We Need More Universities
We Also Need Better Data About the Ones We Have!
Noah Smith has a good new article at Bloomberg View. I think he’s spot on on almost everything says here about the need for policies that work to undo much of the (policy-driven!) concentration of opportunity in America by lifting up depressed places. In this, I think there is left-right agreement in principle, as Ross Douthat shows, if not always in policy details.
But because I’m an assinine person and I pick fights over details, let me tell you where I think Noah is wrong. Here:
Okay, he’s wrong here. We don’t have a “steady clip” of new universities. But it’s not necessarily Noah’s fault that he’s wrong. If you google “how many universities are there” you’ll eventually land here, with this reputable-looking table from a very reputable source, the National Center for Education Statistics (NCES):
But that chart looks wrong to me. Why? Because I’ve been working on this issue for a while, and have data on when universities were founded or accredited. Let’s start with foundings. Using publicly available records (i.e. Wikipedia), I have a database of over 3,300 universities and their date of founding, running up through 1980. My data cuts out at 1980. Here’s the dates of founding:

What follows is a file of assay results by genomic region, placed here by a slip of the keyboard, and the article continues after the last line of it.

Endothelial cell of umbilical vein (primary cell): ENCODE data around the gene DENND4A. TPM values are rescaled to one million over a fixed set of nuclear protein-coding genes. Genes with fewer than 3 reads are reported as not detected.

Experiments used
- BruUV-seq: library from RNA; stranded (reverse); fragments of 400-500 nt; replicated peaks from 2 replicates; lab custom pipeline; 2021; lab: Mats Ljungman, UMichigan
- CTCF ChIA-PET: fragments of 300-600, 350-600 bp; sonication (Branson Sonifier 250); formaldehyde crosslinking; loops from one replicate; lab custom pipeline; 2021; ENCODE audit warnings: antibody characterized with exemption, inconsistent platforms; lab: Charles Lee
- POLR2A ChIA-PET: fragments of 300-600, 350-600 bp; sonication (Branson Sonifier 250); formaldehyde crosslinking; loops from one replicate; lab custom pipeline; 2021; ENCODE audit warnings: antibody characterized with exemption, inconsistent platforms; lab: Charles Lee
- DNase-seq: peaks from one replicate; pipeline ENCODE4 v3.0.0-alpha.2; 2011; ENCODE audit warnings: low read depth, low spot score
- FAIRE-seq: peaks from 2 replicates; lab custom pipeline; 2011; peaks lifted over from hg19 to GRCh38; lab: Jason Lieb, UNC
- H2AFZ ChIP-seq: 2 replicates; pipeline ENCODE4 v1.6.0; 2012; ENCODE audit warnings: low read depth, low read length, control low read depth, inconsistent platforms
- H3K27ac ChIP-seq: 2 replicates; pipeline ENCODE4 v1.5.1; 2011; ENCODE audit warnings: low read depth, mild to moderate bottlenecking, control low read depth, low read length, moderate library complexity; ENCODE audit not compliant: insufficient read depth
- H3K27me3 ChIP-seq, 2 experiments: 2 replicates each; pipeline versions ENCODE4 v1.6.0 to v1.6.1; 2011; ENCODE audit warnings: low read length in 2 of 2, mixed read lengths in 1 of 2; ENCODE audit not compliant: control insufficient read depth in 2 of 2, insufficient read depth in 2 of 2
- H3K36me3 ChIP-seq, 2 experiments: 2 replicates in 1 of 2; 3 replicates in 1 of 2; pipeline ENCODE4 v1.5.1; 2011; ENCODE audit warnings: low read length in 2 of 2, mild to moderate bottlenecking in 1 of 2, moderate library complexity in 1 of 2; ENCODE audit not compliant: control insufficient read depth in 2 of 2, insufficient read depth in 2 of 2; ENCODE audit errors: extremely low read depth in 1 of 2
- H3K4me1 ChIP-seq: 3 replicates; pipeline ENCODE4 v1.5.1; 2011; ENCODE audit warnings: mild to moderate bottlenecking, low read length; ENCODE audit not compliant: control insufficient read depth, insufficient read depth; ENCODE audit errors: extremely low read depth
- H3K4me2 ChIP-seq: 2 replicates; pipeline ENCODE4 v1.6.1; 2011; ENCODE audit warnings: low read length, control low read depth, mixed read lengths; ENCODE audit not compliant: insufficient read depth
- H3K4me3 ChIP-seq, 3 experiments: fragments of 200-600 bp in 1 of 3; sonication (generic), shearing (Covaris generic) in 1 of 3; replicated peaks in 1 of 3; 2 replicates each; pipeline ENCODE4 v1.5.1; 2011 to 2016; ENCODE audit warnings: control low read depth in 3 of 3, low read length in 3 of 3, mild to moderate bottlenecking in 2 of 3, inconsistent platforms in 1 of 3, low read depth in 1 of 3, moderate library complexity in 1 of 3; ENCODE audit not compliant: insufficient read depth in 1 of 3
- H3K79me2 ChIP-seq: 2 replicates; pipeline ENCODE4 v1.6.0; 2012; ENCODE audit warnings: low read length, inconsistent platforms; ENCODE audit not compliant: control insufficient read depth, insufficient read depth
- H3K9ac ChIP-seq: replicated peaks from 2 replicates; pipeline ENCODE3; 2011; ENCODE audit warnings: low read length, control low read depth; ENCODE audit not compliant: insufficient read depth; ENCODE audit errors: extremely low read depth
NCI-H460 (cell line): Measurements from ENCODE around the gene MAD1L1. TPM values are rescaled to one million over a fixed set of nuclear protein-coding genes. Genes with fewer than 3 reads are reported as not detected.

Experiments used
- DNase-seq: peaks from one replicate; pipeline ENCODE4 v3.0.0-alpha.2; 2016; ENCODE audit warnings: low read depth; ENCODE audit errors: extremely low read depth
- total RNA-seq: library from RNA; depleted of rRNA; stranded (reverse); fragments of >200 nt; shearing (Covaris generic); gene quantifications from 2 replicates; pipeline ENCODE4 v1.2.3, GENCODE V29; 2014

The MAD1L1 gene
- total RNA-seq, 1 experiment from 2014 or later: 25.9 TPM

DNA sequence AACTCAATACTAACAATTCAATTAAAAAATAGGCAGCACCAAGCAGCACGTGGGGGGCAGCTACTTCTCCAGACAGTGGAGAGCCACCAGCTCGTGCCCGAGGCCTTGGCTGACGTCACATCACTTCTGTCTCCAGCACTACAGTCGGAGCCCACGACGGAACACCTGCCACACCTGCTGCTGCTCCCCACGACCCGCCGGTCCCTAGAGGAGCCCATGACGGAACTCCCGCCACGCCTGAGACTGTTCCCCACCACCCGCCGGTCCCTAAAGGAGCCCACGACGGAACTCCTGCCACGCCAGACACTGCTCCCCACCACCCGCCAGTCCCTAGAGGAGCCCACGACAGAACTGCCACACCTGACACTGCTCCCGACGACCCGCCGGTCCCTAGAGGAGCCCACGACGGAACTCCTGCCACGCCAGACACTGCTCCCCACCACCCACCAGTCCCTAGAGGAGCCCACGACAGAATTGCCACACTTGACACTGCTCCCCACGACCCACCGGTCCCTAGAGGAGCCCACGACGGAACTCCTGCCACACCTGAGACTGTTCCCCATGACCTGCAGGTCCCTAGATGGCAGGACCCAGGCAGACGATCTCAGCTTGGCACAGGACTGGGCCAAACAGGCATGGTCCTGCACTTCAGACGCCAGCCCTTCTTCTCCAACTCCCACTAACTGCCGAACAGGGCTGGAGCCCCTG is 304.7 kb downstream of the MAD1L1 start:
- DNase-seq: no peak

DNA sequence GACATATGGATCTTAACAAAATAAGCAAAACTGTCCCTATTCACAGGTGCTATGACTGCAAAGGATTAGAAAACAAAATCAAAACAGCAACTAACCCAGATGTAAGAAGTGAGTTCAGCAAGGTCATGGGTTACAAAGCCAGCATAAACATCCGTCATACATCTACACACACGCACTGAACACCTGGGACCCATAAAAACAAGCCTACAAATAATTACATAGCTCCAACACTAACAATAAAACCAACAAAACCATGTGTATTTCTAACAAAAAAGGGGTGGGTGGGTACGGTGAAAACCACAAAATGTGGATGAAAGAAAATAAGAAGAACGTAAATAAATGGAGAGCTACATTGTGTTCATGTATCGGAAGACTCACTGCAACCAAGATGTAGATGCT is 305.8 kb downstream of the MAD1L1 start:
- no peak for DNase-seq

So low-ish foundings until the 1810s, then a steady rise until 1890, then stability until 1950, then a huuuuuge spike, then a collapse. What happened?
Well, first of all, let me tell you what that line looks like if I classify schools based on words that appear in their names:
Now look, just using names is a seriously haphazard methodology. But it’s better than no distinguishing characteristics, as the NCES data gave. Here, we can see that “university” foundings remained low-but-steady from the 1910s to the 1970s, well below founding-rates of the mid- and late-1800s. Meanwhile, the boom in the 1960s was about half driven by vocational, community, and technical colleges, as well as by other non-university colleges, which may or may not be community colleges that just didn’t have my keywords in their name.